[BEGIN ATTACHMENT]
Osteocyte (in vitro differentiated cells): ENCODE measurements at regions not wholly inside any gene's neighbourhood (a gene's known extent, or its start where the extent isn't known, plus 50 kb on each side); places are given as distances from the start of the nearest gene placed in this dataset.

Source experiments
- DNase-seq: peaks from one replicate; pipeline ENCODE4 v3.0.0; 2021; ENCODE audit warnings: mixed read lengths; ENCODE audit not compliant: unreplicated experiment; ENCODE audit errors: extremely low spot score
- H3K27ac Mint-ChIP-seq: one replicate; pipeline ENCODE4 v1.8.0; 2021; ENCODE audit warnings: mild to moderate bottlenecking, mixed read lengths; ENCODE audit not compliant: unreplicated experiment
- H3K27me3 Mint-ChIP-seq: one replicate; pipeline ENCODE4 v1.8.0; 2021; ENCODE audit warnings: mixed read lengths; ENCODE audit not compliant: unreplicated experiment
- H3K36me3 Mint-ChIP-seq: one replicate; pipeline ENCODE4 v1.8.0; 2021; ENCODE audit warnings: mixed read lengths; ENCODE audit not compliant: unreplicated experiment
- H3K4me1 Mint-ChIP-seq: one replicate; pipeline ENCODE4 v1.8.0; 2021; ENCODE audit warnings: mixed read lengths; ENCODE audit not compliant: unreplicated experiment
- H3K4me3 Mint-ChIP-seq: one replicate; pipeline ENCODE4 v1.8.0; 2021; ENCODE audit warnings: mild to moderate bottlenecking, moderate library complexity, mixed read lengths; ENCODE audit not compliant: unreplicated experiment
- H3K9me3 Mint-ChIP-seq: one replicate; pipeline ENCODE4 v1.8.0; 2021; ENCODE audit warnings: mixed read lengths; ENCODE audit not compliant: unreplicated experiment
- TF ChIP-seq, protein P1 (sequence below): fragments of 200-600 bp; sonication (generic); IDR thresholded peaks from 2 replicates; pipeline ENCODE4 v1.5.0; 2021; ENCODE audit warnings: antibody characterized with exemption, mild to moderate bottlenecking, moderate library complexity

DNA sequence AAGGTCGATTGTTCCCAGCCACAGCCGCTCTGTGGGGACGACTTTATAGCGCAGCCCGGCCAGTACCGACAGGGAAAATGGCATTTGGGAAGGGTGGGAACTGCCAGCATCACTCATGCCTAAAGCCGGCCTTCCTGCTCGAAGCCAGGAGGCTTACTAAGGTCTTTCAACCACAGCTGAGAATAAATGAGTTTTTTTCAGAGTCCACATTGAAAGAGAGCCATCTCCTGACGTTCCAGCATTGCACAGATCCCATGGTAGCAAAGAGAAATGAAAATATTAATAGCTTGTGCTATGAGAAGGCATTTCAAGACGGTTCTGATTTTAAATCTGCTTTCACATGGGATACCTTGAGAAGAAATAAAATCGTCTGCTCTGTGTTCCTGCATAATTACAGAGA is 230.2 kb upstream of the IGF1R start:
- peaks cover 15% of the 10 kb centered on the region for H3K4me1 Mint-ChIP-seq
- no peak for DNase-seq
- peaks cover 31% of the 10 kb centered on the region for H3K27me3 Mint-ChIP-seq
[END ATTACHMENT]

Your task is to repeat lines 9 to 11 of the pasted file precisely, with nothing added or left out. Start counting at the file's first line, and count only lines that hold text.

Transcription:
- H3K9me3 Mint-ChIP-seq: one replicate; pipeline ENCODE4 v1.8.0; 2021; ENCODE audit warnings: mixed read lengths; ENCODE audit not compliant: unreplicated experiment
- TF ChIP-seq, protein P1 (sequence below): fragments of 200-600 bp; sonication (generic); IDR thresholded peaks from 2 replicates; pipeline ENCODE4 v1.5.0; 2021; ENCODE audit warnings: antibody characterized with exemption, mild to moderate bottlenecking, moderate library complexity

DNA sequence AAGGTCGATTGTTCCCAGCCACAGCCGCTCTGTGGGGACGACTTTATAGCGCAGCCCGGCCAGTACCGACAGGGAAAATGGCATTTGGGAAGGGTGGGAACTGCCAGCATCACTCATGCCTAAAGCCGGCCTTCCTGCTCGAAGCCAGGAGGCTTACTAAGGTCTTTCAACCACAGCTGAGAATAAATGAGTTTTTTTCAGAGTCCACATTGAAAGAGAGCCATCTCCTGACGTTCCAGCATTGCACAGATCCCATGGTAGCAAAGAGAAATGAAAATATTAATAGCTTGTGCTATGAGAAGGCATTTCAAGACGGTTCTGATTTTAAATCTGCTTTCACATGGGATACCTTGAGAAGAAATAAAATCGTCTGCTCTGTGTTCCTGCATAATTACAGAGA is 230.2 kb upstream of the IGF1R start: